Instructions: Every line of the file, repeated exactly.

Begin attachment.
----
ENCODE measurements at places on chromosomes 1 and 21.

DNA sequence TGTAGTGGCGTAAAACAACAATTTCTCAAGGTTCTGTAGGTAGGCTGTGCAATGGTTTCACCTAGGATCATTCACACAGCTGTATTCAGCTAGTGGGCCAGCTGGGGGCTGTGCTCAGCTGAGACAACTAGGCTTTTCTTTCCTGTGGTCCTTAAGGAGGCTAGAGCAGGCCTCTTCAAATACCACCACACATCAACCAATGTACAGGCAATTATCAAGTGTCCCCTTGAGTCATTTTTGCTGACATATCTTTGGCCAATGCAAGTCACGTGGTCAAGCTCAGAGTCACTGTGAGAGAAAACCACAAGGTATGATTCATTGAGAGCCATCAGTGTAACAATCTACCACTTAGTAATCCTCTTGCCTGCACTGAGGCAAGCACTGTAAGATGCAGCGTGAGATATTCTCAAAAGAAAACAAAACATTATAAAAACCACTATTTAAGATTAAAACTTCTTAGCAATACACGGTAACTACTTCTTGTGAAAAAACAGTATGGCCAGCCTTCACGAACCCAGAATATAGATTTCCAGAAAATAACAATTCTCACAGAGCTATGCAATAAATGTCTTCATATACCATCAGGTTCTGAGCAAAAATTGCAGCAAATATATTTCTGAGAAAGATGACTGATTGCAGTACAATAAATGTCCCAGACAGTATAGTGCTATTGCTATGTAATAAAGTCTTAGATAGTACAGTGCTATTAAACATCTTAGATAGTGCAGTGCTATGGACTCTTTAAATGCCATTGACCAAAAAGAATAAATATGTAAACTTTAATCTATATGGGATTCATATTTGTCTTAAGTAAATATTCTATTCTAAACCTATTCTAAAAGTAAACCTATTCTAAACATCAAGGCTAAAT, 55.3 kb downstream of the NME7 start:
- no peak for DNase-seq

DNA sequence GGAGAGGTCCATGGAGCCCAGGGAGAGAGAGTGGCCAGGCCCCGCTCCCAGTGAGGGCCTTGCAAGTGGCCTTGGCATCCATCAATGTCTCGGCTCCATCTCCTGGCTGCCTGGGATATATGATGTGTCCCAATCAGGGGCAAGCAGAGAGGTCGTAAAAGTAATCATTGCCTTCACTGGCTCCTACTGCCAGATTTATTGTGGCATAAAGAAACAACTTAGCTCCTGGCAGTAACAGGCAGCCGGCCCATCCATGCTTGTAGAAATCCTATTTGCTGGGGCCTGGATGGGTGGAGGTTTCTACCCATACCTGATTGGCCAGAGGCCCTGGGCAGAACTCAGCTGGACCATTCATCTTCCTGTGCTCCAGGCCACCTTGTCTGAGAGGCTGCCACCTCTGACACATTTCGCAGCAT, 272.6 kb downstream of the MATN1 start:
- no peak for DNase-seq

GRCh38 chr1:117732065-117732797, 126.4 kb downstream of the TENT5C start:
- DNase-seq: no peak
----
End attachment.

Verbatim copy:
ENCODE measurements at places on chromosomes 1 and 21.

DNA sequence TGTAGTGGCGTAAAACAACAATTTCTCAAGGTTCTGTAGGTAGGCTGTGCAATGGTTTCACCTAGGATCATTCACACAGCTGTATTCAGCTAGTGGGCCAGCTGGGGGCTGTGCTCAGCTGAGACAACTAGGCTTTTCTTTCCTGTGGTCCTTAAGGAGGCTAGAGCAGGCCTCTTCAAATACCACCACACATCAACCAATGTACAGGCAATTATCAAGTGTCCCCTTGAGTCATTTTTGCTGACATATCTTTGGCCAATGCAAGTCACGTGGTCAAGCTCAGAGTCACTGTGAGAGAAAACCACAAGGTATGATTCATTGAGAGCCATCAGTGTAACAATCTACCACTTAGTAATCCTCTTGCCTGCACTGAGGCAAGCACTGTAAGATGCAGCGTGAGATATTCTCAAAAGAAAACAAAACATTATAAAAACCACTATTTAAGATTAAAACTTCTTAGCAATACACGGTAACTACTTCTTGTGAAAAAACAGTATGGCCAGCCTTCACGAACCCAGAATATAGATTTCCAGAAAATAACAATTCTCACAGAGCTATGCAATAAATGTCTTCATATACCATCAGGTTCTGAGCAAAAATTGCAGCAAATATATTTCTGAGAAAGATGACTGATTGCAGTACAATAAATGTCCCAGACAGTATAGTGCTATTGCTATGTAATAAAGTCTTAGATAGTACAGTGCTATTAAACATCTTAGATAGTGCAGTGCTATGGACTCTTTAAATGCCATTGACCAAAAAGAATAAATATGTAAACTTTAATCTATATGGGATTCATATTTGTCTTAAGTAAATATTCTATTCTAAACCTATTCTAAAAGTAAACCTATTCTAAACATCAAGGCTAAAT, 55.3 kb downstream of the NME7 start:
- no peak for DNase-seq

DNA sequence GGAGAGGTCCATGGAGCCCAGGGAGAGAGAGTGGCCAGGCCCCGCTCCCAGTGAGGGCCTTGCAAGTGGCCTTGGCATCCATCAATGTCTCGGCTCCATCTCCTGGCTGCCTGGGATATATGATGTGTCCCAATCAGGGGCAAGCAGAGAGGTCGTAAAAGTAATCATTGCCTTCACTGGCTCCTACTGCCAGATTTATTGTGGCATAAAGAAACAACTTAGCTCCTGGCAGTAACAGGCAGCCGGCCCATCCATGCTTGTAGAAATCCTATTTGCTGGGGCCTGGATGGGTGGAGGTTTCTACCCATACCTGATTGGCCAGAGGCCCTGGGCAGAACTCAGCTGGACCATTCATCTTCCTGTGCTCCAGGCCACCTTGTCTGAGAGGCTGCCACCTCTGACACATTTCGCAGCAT, 272.6 kb downstream of the MATN1 start:
- no peak for DNase-seq

GRCh38 chr1:117732065-117732797, 126.4 kb downstream of the TENT5C start:
- DNase-seq: no peak